Pharmacology Update

Etravirine Tablets (Intelence™)

By William T. Elliott, MD, FACP, and James Chan, PharmD, PhD. Dr. Elliott is Chair, Formulary Committee, Northern California Kaiser Permanente; Assistant Clinical Professor of Medicine, University of California, San Francisco; Dr. Chan is Pharmacy Quality and Outcomes Manager, Kaiser Permanente, Oakland, CA. Drs. Chan and Elliott report no financial relationship to this field of study.

The FDA has approved, after priority review, a new non-nucleoside reverse transcriptase inhibitor (NNRTI) for HIV-1 infected adults who have failed other antiretroviral agents. Etravirine (TMC125) has shown in vitro activity against NNRTI-resistant strains. It is marketed by Tibotec Therapeutics, a division of Ortho Biotech Products as Intelence.


Etravirine is indicated for use in combination with other antiretroviral agents for the treatment of HIV-1 infection in treatment-experienced adult patients, who have evidence of viral replication and HIV-1 strains resistant to an NNRTI and other antiretroviral agents.1


The dose is 200 mg (2 x 100 mg tablets) taken twice daily following a meal.1

Etravirine is available as 100 mg tablets.

Potential Advantage

Etravirine is active in vitro against a large percent (85%) of HIV-1 strains with single amino acid substitution at reverse transcriptase positions associated with NNRTI resistance including the most common (K103N). Overall, etravirine is active against 60% of NNRTI-resistant clinical isolates from clinical trials.1

Potential Disadvantages

Severe and potentially life threatening skin reactions, including Stevens-Johnson syndrome and erythema multiforme have been reported (<0.1%). Etravirine has the potential for numerous drug-drug interactions as it is a substrate of CYP3A4, CYP2C9, and CYP2C19, inhibitor of CYP2C9, and CYP2C19, and inducer of CYP3A4. Coadministration of etravirine with inhibitors, inducers, and substrates of one or more of these isoenzymes may affect the therapeutic effects of etravirine or the coadministered drug. Drugs that should not be coadministered with etravirine include, NNRTIs, protease inhibitors not boosted with ritonavir, tipranavir/ritonavir, fosamprenavir/ritonavir, atazanavir/ritonavir, carbamazepine, phenobarbital, phenytoin, rifampin, rifapentine, rifabutin, and St John's wort. Etravirine shows decreased susceptibility to mutant HIV-1 strains with 2 or 3 amino acid substitutions. Single substitutions at certain positions (eg, K101, K101Q) show cross-resistance between efavirenz and etravirine.1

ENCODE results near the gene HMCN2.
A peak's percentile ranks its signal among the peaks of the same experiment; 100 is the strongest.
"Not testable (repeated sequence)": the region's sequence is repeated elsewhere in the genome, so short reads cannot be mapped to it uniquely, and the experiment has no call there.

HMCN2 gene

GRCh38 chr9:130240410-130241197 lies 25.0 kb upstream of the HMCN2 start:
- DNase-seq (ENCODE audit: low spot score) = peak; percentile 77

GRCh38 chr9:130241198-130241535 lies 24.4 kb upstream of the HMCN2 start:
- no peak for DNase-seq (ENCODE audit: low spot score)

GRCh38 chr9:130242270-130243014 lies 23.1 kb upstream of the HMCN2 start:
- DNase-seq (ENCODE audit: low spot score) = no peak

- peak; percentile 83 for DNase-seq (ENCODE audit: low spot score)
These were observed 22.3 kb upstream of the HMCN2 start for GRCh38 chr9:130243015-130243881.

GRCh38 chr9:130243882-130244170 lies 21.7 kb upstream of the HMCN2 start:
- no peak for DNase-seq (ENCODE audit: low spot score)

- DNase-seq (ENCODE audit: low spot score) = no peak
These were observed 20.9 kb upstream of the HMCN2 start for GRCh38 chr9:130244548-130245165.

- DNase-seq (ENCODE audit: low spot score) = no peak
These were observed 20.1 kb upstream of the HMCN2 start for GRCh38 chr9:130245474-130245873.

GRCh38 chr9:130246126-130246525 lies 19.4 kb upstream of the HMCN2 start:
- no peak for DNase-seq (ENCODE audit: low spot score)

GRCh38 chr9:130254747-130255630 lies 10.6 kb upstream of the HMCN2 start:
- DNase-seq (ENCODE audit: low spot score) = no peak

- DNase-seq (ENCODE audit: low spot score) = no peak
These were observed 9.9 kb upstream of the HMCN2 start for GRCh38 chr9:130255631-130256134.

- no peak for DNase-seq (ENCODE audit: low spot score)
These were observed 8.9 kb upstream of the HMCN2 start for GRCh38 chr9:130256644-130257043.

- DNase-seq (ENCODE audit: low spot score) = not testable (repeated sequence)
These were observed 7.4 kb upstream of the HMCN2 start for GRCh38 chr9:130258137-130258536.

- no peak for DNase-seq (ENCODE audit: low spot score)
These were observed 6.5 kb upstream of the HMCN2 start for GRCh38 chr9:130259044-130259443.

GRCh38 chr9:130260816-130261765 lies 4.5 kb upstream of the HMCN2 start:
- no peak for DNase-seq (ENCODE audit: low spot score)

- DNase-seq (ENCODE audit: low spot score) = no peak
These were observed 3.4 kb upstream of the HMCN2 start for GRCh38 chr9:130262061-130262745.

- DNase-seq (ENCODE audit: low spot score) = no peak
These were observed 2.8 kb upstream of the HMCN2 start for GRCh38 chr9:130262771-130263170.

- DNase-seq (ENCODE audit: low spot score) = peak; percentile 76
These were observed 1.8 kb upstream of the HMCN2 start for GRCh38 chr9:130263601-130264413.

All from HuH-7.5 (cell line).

The approval of etravirine was based on the 24-week results of 2 ongoing randomized, double-blind, placebo-controlled, phase 3 studies (TMC125-C206, TMC125-C216 (DUET-1 and DUET-2). Eligible patients included those with documented genotypic evidence of NNRTI-resistance, three or more primary protease inhibitor mutations, viral load over 5000 copies/ml, and on a stable regimen for 8 weeks.1,2,3 All patients received a background regimen containing darunavir/ritonavir and at least 2 investigator selected nucleoside/nucleotide reverse transcriptase inhibitor and optional enfuvirtide. They were randomized to placebo (n = 604) or etravirine at 200 mg twice daily (n = 599).

Primary outcome was proportion of patients with viral load <50 copies/ml. At week 24, 59.8% of those randomized to etravirine had virologic response compared to 40.2% for placebo. Virologic failure rates were 31.7% and 53.0% respectively. There were 9 deaths (1.5%) in the etravirine group and 16 (3.6%) in the placebo group. The discontinuation rates were 7% and 4.1% respectively. Skin and subcutaneous tissue disorders were the most common adverse events (16.9%) with Grade 2 or higher rash (9%). Serious skin reactions (Steven-Johnson syndrome, hypersensitivity reaction, erythema multiforme) have been reported albeit rarely (<0.1%). Etravirine has the potential for numerous drug-drug interactions. The long-term safety and effectiveness of Etravirine is not known. The 30-day wholesale cost for etravirine is $654.

Clinical Implications

Etravirine provides a treatment option for HIV-1 infected patients with NNRTI resistant virus. Due to the potential for multiple drug-drug interactions the combinations of antiretroviral agents that could be used with etravirine is somewhat limited.


1. Intelence Product Information. Tibotec Therapeutics. January 2008.

2. Lazzarin A, et al. Lancet. 2007;370:39-48.

3. Madruga JV, et al. Lancet. 2007;29-38.